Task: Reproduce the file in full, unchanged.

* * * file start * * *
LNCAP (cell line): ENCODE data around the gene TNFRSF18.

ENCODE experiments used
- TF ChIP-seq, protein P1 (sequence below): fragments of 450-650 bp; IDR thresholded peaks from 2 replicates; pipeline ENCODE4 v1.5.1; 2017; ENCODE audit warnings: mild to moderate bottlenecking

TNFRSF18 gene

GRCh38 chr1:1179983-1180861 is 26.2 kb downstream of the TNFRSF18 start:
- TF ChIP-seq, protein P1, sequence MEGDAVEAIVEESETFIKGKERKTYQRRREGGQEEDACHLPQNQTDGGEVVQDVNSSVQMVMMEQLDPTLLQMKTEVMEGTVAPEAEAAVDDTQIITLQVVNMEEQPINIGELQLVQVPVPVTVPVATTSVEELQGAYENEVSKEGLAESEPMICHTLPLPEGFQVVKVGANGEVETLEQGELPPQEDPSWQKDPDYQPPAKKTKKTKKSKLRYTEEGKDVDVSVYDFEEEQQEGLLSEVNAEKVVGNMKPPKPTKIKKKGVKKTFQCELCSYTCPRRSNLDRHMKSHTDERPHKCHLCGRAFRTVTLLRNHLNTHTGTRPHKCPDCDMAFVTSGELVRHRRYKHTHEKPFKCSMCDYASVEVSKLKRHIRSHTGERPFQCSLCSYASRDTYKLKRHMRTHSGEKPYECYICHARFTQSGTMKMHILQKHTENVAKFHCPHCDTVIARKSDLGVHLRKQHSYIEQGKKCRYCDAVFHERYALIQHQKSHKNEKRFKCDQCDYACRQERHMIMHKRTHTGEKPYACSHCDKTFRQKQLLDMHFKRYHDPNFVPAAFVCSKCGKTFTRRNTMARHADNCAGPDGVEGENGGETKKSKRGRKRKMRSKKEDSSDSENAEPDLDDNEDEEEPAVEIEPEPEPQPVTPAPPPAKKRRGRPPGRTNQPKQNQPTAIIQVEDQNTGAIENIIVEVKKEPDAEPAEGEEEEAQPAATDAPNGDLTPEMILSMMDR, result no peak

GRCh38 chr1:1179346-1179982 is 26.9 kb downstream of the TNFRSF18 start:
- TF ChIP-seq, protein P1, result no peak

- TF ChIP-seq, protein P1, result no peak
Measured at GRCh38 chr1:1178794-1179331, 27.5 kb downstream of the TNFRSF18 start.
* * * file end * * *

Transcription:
LNCAP (cell line): ENCODE data around the gene TNFRSF18.

ENCODE experiments used
- TF ChIP-seq, protein P1 (sequence below): fragments of 450-650 bp; IDR thresholded peaks from 2 replicates; pipeline ENCODE4 v1.5.1; 2017; ENCODE audit warnings: mild to moderate bottlenecking

TNFRSF18 gene

GRCh38 chr1:1179983-1180861 is 26.2 kb downstream of the TNFRSF18 start:
- TF ChIP-seq, protein P1, sequence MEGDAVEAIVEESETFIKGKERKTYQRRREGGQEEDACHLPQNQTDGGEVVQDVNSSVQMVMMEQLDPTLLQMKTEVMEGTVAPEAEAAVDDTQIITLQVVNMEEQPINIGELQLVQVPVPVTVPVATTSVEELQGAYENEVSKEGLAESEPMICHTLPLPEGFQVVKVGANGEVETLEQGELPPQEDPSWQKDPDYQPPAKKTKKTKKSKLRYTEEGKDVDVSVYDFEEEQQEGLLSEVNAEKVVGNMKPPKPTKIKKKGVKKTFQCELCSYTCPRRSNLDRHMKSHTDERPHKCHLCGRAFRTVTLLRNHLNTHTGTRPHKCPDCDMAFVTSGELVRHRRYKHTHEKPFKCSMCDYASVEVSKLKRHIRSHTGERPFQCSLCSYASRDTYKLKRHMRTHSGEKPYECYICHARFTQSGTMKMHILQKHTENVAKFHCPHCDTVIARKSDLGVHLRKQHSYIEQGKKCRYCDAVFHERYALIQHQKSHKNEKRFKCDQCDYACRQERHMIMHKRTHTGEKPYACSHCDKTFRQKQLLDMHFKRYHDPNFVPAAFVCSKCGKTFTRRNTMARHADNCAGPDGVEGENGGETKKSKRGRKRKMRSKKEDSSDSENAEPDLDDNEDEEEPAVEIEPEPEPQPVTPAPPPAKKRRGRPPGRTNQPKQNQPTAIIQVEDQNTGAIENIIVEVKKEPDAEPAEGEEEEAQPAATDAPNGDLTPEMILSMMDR, result no peak

GRCh38 chr1:1179346-1179982 is 26.9 kb downstream of the TNFRSF18 start:
- TF ChIP-seq, protein P1, result no peak

- TF ChIP-seq, protein P1, result no peak
Measured at GRCh38 chr1:1178794-1179331, 27.5 kb downstream of the TNFRSF18 start.